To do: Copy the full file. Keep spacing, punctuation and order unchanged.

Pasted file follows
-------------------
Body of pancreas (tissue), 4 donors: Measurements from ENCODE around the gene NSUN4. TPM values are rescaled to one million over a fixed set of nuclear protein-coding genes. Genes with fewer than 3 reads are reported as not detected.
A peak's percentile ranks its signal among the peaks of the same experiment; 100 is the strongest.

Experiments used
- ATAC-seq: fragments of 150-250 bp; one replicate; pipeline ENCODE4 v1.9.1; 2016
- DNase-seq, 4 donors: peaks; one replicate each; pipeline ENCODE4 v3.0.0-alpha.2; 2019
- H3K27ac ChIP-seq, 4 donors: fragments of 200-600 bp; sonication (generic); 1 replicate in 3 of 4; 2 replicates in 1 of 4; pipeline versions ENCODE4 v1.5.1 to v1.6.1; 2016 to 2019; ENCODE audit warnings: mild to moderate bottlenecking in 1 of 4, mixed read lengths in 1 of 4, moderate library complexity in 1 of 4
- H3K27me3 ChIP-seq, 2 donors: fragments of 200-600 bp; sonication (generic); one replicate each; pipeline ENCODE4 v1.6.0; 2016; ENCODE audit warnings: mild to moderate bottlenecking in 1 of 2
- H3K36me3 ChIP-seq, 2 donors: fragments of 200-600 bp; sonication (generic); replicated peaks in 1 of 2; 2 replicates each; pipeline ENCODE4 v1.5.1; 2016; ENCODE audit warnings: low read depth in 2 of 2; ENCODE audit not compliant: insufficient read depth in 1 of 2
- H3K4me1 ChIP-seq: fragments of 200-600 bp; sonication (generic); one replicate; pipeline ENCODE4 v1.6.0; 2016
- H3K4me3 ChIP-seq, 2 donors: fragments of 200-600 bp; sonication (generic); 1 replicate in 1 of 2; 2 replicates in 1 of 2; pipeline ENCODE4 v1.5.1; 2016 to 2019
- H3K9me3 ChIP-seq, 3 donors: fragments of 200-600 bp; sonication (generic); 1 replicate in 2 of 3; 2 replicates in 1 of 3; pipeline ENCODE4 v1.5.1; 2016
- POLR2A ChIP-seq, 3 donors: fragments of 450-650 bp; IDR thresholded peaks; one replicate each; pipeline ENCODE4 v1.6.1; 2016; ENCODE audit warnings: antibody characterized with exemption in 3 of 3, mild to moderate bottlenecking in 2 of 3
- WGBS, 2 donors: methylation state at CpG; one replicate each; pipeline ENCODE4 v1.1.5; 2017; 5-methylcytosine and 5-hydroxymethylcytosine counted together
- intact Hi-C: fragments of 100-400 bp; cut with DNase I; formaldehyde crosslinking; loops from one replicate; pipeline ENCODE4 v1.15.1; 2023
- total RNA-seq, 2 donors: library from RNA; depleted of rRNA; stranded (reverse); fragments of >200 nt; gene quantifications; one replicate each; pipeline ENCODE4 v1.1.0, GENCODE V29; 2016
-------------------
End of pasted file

Body of pancreas (tissue), 4 donors: Measurements from ENCODE around the gene NSUN4. TPM values are rescaled to one million over a fixed set of nuclear protein-coding genes. Genes with fewer than 3 reads are reported as not detected.
A peak's percentile ranks its signal among the peaks of the same experiment; 100 is the strongest.

Experiments used
- ATAC-seq: fragments of 150-250 bp; one replicate; pipeline ENCODE4 v1.9.1; 2016
- DNase-seq, 4 donors: peaks; one replicate each; pipeline ENCODE4 v3.0.0-alpha.2; 2019
- H3K27ac ChIP-seq, 4 donors: fragments of 200-600 bp; sonication (generic); 1 replicate in 3 of 4; 2 replicates in 1 of 4; pipeline versions ENCODE4 v1.5.1 to v1.6.1; 2016 to 2019; ENCODE audit warnings: mild to moderate bottlenecking in 1 of 4, mixed read lengths in 1 of 4, moderate library complexity in 1 of 4
- H3K27me3 ChIP-seq, 2 donors: fragments of 200-600 bp; sonication (generic); one replicate each; pipeline ENCODE4 v1.6.0; 2016; ENCODE audit warnings: mild to moderate bottlenecking in 1 of 2
- H3K36me3 ChIP-seq, 2 donors: fragments of 200-600 bp; sonication (generic); replicated peaks in 1 of 2; 2 replicates each; pipeline ENCODE4 v1.5.1; 2016; ENCODE audit warnings: low read depth in 2 of 2; ENCODE audit not compliant: insufficient read depth in 1 of 2
- H3K4me1 ChIP-seq: fragments of 200-600 bp; sonication (generic); one replicate; pipeline ENCODE4 v1.6.0; 2016
- H3K4me3 ChIP-seq, 2 donors: fragments of 200-600 bp; sonication (generic); 1 replicate in 1 of 2; 2 replicates in 1 of 2; pipeline ENCODE4 v1.5.1; 2016 to 2019
- H3K9me3 ChIP-seq, 3 donors: fragments of 200-600 bp; sonication (generic); 1 replicate in 2 of 3; 2 replicates in 1 of 3; pipeline ENCODE4 v1.5.1; 2016
- POLR2A ChIP-seq, 3 donors: fragments of 450-650 bp; IDR thresholded peaks; one replicate each; pipeline ENCODE4 v1.6.1; 2016; ENCODE audit warnings: antibody characterized with exemption in 3 of 3, mild to moderate bottlenecking in 2 of 3
- WGBS, 2 donors: methylation state at CpG; one replicate each; pipeline ENCODE4 v1.1.5; 2017; 5-methylcytosine and 5-hydroxymethylcytosine counted together
- intact Hi-C: fragments of 100-400 bp; cut with DNase I; formaldehyde crosslinking; loops from one replicate; pipeline ENCODE4 v1.15.1; 2023
- total RNA-seq, 2 donors: library from RNA; depleted of rRNA; stranded (reverse); fragments of >200 nt; gene quantifications; one replicate each; pipeline ENCODE4 v1.1.0, GENCODE V29; 2016